category 2 candidate in the January 6, 1989, Notice of Review (54 FR 
554). In the November 21, 1991, Notice of Review (56 FR 58804), the 
Buena Vista Lake shrew was elevated to category 1 status based on new 
information received by us. Category 1 taxa were those taxa for which 
we had on file sufficient information on biological vulnerability and 
threats to support preparation of a listing proposal.
    The processing of this proposed rule conforms with our listing 
priority guidance published in the Federal Register on October 22, 1999 
(64 FR 57114). This guidance clarifies the order in which we will 
process future rulemakings. The highest priority is processing 
emergency listing rules for any species determined to face a 
significant and imminent risk to its well-being (Priority 1). The 
second priority (Priority 2) is processing final determinations on 
proposed additions to the lists of endangered and threatened wildlife 
and plants. The third priority is processing new proposals to add 
species to the lists. The processing of administrative petition 
findings (petitions filed under section 4 of the Act) is the fourth 
priority. This proposed rule ranks as a Priority 3 action.

[[Page 35036]]

Summary of Factors Affecting the Species

    Section 4 of the Endangered Species Act (Act) of 1973, as amended 
(16 U.S.C. 1533 et seq.), and regulations (50 CFR part 424) promulgated 
to implement the listing provisions of the Act set forth the procedures 
for adding species to the Federal List of Endangered and Threatened 
Wildlife. A species may be determined to be endangered or threatened 
based on one or more of the five factors described in section 4(a)(1) 
of the Act. These factors and their application to the Buena Vista Lake 
shrew, Sorex ornatus relictus, are as follows:

A. The Present or Threatened Destruction, Modification, or Curtailment 
of Its Habitat or Range

    The amount of suitable habitat for the Buena Vista Lake shrew has 
been significantly reduced over time due to the systematic drainage of 
land and shallow lakes for the purpose of agricultural crop production. 
As a result, over 95 percent of the riparian vegetation and associated 
marsh habitat of the southern San Joaquin Valley has been eliminated. 
The Buena Vista Lake shrew appears to be restricted to the Preserve 
    Clark et al. (1982) were unsuccessful in capturing any Buena Vista 
Lake shrews in suitable habitat found on TNC's Paine Wildflower 
Preserve or at the Voice of America site west of Delano. The Paine 
Wildflower Preserve is about 13 km (8 mi) south of the Kern National 
Wildlife Refuge and 72 km (45 mi) northwest of the Preserve. The Voice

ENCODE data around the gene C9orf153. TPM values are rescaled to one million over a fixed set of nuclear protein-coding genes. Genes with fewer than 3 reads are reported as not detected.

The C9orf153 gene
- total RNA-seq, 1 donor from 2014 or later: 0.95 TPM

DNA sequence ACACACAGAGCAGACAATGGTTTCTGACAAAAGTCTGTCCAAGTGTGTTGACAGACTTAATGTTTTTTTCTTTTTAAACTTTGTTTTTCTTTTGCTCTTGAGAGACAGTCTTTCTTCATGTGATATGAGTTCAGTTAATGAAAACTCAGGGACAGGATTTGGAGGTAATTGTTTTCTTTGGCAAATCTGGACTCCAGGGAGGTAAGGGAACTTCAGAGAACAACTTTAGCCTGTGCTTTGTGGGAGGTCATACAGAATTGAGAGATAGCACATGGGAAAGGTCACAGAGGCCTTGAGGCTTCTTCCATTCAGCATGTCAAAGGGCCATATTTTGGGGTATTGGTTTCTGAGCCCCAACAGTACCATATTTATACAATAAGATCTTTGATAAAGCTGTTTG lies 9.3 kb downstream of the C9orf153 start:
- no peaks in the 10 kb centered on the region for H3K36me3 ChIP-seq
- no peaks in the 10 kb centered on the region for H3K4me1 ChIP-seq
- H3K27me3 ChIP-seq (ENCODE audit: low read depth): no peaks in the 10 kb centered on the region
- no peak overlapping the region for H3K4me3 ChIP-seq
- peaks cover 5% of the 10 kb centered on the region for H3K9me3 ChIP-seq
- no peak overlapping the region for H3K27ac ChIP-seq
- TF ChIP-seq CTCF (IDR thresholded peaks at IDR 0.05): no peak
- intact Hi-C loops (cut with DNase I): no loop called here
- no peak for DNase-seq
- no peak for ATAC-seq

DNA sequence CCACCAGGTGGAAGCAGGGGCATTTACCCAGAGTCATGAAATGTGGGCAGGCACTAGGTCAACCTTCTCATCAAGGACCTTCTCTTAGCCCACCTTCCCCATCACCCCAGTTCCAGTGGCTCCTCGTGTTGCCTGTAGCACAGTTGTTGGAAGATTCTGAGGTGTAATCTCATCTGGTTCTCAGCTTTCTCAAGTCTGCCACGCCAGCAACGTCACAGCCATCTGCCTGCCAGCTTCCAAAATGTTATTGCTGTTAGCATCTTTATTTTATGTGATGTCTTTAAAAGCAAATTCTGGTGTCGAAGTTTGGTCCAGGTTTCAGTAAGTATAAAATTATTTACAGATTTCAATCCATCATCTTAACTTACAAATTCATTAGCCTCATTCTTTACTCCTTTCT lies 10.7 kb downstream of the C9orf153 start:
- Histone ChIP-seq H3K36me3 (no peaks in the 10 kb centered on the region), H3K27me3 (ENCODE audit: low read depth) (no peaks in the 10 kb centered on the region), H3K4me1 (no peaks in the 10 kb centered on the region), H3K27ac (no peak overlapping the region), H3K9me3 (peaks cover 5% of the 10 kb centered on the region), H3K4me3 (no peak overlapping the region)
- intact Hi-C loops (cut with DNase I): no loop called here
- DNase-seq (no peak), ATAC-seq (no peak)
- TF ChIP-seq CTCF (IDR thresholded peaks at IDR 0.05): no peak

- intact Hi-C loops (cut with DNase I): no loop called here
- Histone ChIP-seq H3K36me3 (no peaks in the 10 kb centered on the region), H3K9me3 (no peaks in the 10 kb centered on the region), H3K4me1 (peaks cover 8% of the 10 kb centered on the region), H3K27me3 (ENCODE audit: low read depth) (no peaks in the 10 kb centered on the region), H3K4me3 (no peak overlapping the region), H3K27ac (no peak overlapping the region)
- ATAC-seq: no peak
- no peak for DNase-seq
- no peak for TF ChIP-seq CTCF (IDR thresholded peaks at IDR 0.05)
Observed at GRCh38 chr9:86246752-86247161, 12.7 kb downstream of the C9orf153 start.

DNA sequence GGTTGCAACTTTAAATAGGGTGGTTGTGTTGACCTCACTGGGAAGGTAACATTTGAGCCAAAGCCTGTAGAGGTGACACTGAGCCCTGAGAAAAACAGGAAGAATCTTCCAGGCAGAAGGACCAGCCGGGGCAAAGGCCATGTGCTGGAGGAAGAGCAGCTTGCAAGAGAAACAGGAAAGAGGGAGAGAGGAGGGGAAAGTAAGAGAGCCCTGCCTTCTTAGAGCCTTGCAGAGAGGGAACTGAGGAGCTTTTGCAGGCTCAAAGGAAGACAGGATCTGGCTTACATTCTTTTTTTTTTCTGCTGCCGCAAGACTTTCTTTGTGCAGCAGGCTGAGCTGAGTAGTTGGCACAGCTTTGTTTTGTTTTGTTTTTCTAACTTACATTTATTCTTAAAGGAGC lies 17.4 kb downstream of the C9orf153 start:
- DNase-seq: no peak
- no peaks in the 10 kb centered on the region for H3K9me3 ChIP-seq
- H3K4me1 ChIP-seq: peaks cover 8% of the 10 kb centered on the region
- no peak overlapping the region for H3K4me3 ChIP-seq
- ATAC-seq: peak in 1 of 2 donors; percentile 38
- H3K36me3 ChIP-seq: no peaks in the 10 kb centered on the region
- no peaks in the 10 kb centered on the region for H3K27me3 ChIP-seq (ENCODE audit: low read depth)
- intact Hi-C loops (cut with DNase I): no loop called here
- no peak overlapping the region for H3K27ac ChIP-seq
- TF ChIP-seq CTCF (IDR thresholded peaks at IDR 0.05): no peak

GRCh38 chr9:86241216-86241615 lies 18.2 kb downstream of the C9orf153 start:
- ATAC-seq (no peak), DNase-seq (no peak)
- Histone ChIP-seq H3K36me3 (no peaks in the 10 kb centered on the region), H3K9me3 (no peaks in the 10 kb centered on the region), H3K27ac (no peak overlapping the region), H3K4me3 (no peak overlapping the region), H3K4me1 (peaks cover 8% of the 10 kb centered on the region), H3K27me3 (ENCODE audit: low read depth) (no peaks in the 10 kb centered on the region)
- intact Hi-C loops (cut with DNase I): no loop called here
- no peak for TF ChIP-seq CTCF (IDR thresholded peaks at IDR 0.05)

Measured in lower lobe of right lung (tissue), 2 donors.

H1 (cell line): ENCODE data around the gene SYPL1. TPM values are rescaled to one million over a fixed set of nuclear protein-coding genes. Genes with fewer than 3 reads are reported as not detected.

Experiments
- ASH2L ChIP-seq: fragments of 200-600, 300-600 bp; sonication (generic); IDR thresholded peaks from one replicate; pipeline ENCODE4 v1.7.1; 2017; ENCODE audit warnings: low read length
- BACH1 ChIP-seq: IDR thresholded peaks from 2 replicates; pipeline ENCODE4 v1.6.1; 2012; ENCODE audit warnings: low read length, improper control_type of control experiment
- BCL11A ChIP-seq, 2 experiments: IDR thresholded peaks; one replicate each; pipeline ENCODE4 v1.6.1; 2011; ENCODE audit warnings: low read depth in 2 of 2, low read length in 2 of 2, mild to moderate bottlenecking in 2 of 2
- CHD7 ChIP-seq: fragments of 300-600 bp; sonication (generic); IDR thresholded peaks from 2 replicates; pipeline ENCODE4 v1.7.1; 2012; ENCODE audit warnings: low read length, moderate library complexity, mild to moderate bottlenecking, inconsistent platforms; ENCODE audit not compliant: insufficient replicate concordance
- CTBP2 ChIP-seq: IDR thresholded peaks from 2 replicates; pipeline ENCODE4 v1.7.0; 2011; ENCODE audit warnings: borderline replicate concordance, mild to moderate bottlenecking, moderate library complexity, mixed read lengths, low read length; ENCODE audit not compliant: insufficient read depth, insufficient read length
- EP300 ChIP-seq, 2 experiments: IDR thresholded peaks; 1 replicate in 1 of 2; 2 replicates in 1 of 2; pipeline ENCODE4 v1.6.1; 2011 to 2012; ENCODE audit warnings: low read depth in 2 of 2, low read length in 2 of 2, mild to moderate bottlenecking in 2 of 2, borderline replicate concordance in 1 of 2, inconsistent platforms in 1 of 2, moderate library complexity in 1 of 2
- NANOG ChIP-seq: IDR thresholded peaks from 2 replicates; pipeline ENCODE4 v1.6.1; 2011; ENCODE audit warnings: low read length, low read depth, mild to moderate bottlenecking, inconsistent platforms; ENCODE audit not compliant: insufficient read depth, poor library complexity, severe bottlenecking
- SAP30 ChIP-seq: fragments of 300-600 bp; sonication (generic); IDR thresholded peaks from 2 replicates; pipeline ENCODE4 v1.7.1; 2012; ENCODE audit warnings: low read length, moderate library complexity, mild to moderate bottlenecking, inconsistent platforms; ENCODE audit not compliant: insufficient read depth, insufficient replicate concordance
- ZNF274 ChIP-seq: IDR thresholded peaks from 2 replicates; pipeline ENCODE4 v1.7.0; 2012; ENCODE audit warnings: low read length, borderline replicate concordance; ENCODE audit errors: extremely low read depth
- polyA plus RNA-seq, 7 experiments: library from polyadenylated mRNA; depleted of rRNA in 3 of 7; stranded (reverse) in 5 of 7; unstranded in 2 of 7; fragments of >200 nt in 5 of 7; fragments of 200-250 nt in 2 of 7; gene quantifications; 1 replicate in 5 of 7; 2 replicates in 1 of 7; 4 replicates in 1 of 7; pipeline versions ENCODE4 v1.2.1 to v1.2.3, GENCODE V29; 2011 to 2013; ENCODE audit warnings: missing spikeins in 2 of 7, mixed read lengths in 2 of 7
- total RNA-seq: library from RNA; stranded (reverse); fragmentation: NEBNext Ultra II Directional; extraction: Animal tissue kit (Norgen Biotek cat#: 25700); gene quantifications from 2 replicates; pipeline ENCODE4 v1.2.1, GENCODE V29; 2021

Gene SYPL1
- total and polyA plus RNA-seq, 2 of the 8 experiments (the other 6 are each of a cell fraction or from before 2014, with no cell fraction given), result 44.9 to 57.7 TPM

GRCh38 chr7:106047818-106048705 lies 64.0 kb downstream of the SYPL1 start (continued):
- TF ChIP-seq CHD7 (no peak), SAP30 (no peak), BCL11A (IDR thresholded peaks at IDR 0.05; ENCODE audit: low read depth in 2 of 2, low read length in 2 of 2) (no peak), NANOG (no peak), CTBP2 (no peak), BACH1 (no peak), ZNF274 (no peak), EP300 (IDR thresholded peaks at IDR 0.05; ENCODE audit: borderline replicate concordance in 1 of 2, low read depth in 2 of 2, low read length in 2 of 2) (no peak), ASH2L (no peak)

of America site is located 40 km (25 mi) due east of the Kern Refuge 
and 80 km (50 mi) north of the Preserve. No Buena Vista Lake shrews 
were found after conducting surveys for small mammals along the Kern 
River Parkway in 1987 (Beedy et al. 1992). This area supports 68 ha 
(168 ac) of riparian woodlands, as well as 9 ha (22 ac) of freshwater 
marshes, and it is located 30 km (19 mi) due north of the Preserve. In 
1991, surveys were conducted in suitable habitat on the Tule Elk State 
Reserve, 32 km (20 mi) northwest of the Preserve. No shrews were 
captured in these surveys (Maldonado 1992). In a 1995 survey at the 
Preserve, a total of 10 individuals were trapped (Maldonado 1998).
    The only known remaining population of Buena Vista Lake shrews 
exists on the Preserve. Water delivery to maintain the Preserve and 
support the Buena Vista Lake shrew habitat cannot be assured because 
the natural water table has been lowered by past and present 
agricultural practices on and around the Preserve. Despite available 
water supplies, the Company supplies water to the Preserve only during 
years of high runoff, at times when excess water is available at the 
end of the growing season, and after commercial crop needs are met. 
This process occurs through an informal agreement between the Company 
and the lease holder of the property. Without a dependable water supply 
of approximately 1.9-2.5 hectare-meters (15-20 acre-feet) required to 
maintain the Preserve's marshes, the continued existence of the Buena 
Vista Lake shrew is unlikely.
    Other remnant patches of suitable habitat that might support the 
Buena Vista Lake shrew include areas within the Buena Vista Lake 
Aquatic Recreation Area, the Buena Vista Golf Course, and along the 
Buena Vista Slough, Goose Lake Slough, and the Kern River west of 
Bakersfield, CA (Maldonado 1994; J. Maldonado, pers. comm. 1998; U.S. 
Fish and Wildlife Service 1997). Additional areas of suitable moist 
locations that might provide remnant shrew habitat occur within the